- Gently combine the wet and dry ingredients. Use a spatula to stir the dry into the wet. Use long strokes, working under the batter and around the edges to get all the little pockets.
- Chill the dough. The dough will come out sticky, so you’ll need to pop it in the fridge for about 30 minutes before you proceed to the next step.
- Roll the dough and cut it out. Place the refrigerated dough on a lightly floured surface. Then, roll it into a flat rectangle about 1/4 inch thick. Cut it into circles (or any shape you like) with a cookie cutter.
- Bake the cookies. Place the cookie dough cutouts onto cookie sheets with 1/2 – 1 inch of space between each to allow for spreading. Bake the cookies for 8 to 10 minutes at 325 degrees Fahrenheit (160°C) or until the edges are golden.
- Let the tea cakes cool, and enjoy! Take the cookie trays out of the oven and leave them to cool for about 5 minutes. Then, transfer the tea cakes to a wire rack to cool completely.
Serve with your favorite tea or coffee, and enjoy.
Tips for the Best Tea Cakes
- Always weigh the ingredients. I know cups are convenient, but they’re not accurate. With flour especially, if you scoop and pack it into a cup, you’ll get too much.
- Use room-temperature eggs and butter. This’ll help everything mix properly and should avoid any splitting once you add the eggs (when the batter looks curdled, it’s usually down to cold eggs and butter).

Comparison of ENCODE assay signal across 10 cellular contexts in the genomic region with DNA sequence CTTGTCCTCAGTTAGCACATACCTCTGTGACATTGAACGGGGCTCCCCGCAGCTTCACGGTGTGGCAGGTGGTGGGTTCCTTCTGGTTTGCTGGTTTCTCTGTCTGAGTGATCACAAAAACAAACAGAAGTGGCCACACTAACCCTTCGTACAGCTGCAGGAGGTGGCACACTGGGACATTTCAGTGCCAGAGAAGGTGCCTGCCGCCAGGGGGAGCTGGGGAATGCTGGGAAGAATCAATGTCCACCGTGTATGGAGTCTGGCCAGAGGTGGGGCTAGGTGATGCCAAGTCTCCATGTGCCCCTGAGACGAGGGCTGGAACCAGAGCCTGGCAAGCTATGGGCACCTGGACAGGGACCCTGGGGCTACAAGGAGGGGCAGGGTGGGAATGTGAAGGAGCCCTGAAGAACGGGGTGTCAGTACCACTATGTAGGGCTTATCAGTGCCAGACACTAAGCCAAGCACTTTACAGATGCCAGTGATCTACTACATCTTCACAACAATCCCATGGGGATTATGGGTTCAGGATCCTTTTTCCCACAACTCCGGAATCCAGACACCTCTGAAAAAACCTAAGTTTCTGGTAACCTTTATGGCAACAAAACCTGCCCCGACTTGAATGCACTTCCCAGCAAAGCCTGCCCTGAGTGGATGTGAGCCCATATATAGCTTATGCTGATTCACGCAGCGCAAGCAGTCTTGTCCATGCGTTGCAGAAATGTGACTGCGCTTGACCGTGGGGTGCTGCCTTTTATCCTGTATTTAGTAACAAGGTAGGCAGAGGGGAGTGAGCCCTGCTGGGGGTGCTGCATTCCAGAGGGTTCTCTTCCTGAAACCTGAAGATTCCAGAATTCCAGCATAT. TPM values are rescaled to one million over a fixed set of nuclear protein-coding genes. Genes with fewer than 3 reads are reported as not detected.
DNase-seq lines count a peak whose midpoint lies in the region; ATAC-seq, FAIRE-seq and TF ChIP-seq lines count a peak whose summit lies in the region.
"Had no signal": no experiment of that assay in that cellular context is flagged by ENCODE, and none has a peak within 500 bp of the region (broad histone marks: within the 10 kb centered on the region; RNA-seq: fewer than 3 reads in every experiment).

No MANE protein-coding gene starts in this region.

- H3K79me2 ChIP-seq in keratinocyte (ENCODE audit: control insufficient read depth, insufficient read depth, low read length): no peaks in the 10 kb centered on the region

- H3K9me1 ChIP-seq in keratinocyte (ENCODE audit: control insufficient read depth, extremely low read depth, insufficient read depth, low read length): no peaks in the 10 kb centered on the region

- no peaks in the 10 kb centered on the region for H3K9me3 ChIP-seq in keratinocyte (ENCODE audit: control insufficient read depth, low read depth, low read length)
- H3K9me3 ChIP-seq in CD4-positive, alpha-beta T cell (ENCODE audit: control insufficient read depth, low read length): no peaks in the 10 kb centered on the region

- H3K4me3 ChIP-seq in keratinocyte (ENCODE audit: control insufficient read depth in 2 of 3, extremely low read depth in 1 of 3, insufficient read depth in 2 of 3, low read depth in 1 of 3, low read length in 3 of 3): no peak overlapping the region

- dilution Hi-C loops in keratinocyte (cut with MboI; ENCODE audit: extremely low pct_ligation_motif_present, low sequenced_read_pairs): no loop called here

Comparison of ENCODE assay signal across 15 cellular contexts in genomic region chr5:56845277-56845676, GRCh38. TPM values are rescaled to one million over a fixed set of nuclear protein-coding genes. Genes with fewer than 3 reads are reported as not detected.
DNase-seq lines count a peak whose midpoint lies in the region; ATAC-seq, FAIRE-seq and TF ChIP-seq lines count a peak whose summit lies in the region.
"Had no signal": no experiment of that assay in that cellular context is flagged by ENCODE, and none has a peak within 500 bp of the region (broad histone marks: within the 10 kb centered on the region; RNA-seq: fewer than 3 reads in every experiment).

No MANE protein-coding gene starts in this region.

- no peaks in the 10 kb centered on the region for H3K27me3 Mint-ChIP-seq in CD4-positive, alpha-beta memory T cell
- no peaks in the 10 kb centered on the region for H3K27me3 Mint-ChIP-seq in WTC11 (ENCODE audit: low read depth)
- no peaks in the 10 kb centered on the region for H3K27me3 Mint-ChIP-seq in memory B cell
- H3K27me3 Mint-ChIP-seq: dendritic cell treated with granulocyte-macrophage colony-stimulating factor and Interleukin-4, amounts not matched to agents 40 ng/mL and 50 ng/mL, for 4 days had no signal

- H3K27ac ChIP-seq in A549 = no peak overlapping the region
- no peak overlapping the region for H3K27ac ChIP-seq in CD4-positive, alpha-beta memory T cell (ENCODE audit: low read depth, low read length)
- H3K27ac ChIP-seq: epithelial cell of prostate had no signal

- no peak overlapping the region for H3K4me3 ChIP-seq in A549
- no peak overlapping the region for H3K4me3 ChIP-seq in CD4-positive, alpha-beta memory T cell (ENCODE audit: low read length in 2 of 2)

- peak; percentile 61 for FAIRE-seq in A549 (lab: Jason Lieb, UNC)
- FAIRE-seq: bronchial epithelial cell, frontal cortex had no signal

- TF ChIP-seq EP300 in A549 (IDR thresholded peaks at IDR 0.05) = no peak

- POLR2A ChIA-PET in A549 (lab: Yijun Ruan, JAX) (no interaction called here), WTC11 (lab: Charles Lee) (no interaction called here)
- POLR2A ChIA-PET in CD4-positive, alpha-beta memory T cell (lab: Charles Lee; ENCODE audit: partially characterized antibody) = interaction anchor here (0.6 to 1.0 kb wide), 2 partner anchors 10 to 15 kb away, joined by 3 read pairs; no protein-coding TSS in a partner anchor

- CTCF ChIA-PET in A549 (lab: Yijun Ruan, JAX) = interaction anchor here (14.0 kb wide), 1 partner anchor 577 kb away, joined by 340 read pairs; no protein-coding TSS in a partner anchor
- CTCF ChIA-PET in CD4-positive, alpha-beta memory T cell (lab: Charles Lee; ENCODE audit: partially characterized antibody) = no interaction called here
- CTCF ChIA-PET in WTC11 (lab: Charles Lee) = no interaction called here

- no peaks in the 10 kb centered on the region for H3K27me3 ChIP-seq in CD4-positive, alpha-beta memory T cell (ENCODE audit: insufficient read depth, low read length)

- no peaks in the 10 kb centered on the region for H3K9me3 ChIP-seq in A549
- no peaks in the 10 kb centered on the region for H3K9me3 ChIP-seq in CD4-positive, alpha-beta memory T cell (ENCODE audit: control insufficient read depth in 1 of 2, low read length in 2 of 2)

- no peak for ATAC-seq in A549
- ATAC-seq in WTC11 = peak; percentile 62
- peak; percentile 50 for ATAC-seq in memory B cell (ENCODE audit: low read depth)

- Chill the dough before rolling it out. This will keep the tea cakes from over-spreading in the oven.
- Make sure the dough is at least 1/4 inch thick. Any thinner, and they won’t have that cake-like texture.
- Lightly dust the surface and the rolling pin with flour. You might need to add more since the dough is sticky. But do so sparingly.
- For easy clean-up, roll the dough between two sheets of parchment paper. I like to do this right away (right after making the dough), then pop the sheets onto a cookie tray and chill. Then you can easily cut out the portions.
Old fashioned tea cakes are excellent in their simplicity, but feel free to jazz them up with flavor extracts, spices, and fun extras!
Here are my favorite suggestions:
- Spices: cinnamon, allspice, lavender
- Zest: orange, lime, lemon, or grapefruit
- Extracts: vanilla, almond, rum
- Nuts: pecans, walnuts, almonds
- Toppings: vanilla glaze, cinnamon sugar
How to Store
Allow the tea cakes to cool, then place them in an airtight container and store them for up to 5 days.
These treats also freeze well!
Double-wrap them in plastic wrap and aluminum foil, then place them in freezer-safe bags. They’ll keep well for up to 3 months.
Let the cookies thaw at room temperature and enjoy.
You can also freeze the cookie dough, following the same steps as above.
When you’re ready to bake them, let the dough come to room temperature, and roll, shape, and bake as instructed.
More Tea-Time Treats You’ll Love
Chocolate Crinkle Cookies
Italian Wedding Cookies
Peanut Butter Cookies